BDO world champion Wayne Warren will pick up £23,000 for his title success after dramatic cuts to the tournament’s prize fund came to light.
The 57-year-old won a thrilling all-Welsh final with Jim Williams on Sunday to crown a memorable week in his career, but for months fears have grown about prize money and the organisation’s future.
Before the tournament had even begun, BDO chairman Des Jacklin had revealed in a letter to players poor ticket sales at the Indigo and no title sponsor would mean a cut in prize money and, with no figures revealed, criticism followed from current and former players.
Former women’s world champion Anastasia Dobromyslova and former PDC World Championship finalist Andy Hamilton were among the names to speak out during the tournament.
“There’s a lot of players who are hardly speaking or too shy or concerned about their future. All players have to stick together,” Hamilton said in a scathing interview with Live Darts.
"At this time I don't even know what I'm going to get at the moment, or if I'm going to get anything."@TheHammer180 opens up on the uncertainty he and his fellow BDO players are facing over prize money and their future ðŸ”¨ðŸ—£ï¸Full interview ðŸ‘‡
— Live Darts (@livedarts) January 11, 2020
“We want to play professionally and we want to be looked after. We want to be looked after on the BDO circuit by one person who is the chairman.
“He needs to stand up and come out and tell us all what’s happening or just disappear.
“The way the BDO is going at the moment, it’s going to fail. But for grassroots darts it can’t fail. Without grassroots where can people start their career from?”
Last year, Glen Durrant picked up £100,000 to go with the prestigious trophy when he claimed his third BDO title but, after 12 months of controversy, a leaked email suggested the prize pot’s significantly reduced figures.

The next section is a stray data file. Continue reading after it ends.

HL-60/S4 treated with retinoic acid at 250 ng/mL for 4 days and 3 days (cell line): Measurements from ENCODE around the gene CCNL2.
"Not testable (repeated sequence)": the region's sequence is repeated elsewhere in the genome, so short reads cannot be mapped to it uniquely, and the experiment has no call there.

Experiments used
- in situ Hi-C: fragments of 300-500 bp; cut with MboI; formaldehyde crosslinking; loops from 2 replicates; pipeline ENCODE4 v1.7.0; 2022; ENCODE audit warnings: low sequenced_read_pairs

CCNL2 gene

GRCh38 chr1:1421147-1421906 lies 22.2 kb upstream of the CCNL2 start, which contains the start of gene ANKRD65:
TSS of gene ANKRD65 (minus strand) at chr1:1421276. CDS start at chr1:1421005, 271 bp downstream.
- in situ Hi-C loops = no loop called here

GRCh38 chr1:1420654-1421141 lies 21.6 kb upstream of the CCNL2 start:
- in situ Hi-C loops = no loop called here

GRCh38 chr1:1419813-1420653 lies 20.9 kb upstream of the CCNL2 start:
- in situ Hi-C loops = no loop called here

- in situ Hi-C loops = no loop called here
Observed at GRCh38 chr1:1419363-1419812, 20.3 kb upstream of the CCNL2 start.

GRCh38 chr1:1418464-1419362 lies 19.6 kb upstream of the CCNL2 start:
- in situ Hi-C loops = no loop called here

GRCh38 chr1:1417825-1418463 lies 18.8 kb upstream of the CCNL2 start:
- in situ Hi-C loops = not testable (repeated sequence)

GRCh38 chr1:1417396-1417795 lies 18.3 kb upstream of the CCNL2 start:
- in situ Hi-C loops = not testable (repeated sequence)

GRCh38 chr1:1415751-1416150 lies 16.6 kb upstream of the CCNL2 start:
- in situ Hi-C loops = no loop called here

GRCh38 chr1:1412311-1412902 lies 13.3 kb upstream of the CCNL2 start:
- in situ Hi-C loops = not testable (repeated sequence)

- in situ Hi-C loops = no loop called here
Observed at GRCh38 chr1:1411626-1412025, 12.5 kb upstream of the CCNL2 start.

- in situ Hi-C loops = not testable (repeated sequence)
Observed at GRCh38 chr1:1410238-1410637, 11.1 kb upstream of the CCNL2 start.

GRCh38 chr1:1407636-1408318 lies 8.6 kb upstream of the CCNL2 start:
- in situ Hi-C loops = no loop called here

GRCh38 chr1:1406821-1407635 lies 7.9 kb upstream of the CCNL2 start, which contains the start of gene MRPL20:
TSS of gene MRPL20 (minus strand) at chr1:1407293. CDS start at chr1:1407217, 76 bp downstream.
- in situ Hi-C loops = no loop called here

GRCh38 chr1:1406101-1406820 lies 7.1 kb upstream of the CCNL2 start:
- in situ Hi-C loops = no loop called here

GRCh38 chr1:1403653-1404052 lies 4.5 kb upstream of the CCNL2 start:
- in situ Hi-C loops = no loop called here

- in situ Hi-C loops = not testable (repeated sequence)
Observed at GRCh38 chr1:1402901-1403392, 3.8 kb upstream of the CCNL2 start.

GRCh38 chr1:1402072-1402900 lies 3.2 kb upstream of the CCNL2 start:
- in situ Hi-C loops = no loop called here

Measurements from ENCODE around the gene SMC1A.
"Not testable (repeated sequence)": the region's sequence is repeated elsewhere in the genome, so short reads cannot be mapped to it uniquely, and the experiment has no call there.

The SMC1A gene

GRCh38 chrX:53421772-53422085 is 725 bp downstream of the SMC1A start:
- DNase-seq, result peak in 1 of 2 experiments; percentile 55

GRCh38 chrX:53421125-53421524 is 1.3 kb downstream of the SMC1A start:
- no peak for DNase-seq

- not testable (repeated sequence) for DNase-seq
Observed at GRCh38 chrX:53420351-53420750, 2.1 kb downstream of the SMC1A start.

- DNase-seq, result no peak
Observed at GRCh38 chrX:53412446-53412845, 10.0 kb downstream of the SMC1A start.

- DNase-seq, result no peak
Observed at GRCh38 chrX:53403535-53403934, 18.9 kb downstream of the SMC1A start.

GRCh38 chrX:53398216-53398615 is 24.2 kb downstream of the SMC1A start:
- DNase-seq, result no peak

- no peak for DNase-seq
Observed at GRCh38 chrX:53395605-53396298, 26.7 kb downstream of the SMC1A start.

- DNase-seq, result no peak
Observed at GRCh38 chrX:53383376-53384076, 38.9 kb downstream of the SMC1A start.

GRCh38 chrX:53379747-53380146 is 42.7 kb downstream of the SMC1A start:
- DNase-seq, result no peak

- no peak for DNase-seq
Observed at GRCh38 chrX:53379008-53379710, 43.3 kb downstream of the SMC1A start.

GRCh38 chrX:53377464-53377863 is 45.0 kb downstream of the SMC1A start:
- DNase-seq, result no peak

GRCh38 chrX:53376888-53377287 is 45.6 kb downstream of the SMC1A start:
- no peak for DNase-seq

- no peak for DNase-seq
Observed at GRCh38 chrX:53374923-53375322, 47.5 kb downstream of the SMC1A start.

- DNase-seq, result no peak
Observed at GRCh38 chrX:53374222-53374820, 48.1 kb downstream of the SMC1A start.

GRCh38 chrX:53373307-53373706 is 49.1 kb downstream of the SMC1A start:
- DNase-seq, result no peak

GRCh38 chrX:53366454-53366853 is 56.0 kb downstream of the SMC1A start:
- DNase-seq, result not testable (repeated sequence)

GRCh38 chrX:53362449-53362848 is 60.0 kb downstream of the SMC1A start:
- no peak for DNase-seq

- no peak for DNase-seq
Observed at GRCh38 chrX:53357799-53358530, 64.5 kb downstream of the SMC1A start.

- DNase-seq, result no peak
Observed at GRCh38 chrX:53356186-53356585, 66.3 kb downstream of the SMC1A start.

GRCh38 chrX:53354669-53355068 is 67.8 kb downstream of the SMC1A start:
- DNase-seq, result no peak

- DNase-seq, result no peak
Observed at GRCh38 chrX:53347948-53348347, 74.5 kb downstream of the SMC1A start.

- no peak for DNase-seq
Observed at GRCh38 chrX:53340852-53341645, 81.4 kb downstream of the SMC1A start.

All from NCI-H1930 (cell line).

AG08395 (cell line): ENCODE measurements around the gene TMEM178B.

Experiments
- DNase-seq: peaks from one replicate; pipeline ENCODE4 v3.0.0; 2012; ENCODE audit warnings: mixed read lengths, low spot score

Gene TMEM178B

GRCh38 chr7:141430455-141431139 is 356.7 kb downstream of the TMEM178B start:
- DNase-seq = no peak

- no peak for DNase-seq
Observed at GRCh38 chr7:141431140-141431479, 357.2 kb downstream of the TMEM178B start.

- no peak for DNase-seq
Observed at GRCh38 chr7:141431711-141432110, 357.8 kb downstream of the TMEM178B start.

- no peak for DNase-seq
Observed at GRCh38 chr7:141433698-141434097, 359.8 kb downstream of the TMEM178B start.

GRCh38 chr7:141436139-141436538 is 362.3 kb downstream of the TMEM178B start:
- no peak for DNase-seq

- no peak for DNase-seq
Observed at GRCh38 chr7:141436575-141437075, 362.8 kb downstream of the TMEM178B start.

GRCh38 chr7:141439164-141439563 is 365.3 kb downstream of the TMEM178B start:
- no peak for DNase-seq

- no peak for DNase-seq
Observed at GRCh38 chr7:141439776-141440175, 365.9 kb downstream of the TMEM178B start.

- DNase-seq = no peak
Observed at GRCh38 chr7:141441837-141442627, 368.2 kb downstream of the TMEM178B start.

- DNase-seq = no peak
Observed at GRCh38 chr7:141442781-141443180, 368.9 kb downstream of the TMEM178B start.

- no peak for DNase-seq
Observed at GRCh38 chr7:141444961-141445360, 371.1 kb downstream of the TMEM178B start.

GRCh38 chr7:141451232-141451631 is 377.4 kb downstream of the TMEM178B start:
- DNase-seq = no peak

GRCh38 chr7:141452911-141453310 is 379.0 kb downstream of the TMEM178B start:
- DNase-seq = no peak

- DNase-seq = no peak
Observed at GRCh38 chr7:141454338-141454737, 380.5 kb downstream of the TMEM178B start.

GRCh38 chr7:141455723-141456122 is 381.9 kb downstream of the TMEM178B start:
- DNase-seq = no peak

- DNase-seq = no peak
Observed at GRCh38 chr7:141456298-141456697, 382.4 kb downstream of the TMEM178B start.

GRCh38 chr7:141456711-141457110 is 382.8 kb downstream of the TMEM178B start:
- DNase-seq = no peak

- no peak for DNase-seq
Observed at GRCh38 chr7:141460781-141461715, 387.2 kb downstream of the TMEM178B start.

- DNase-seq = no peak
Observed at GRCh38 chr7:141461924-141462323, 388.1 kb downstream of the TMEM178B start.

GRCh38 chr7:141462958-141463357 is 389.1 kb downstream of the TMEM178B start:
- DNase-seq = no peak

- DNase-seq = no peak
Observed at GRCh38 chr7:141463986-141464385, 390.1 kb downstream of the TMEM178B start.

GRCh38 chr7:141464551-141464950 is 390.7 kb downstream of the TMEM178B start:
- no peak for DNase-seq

Alongside the champion’s prize and a £10,000 runners-up cheque, those beaten in the preliminary round are in line to pick up £1,500, while beaten first-rounders will collect £2,000 and the beaten semi-finalists £5,000 in prize money.
Prior to the tournament a GoFundMe page had been set up to support the women’s tournament with fears prize money could be minimal and while not the record £20,000 that Jacklin had declared last year, the £10,000 for Mikuru Suzuki is £2,000 down on what she won last year, while first-round losers pick up just £500.
In fact the men’s winner’s cheque is the lowest since Scotland’s Jocky Wilson was handed £20,000 for his victory over Eric Bristow in 1989, and is some £477,000 less than Peter Wright’s winning sum for claiming the Sid Waddell Trophy at Alexandra Palace.
BDO runner-up Williams, beaten 7-4 by Warren, was among the first to react with a post on Facebook on Wednesday morning in response to suggestions that the runner-up would receive £10k prize money that read “Sick. £2k tax, £3k to eat, sleep and buy tickets = £5k for coming runner up in the world championship.”
The BDO has endured a troubled 12 months that has included a farcical World Masters draw, a switch from the popular Lakeside Country Club and increasing doubts about its future and whether it is fit for purpose following intervention from the Word Darts Federation.
In early December the WDF announced it would stop recognising BDO events, citing a breach of rules at the World Masters and downgrading the BDO to ‘associate member’ status.
On Monday the WDF followed that up with a revised ranking system and proposed gold, silver and bronze tiering system for tournaments as part of its ‘2020 vision’ and it remains to be seen where the BDO calendar fits into that.
As of Tuesday it is understood the players had yet to be paid their tournament prize money from the BDO and the majority of the field are due to head to PDC Q-School in Wigan.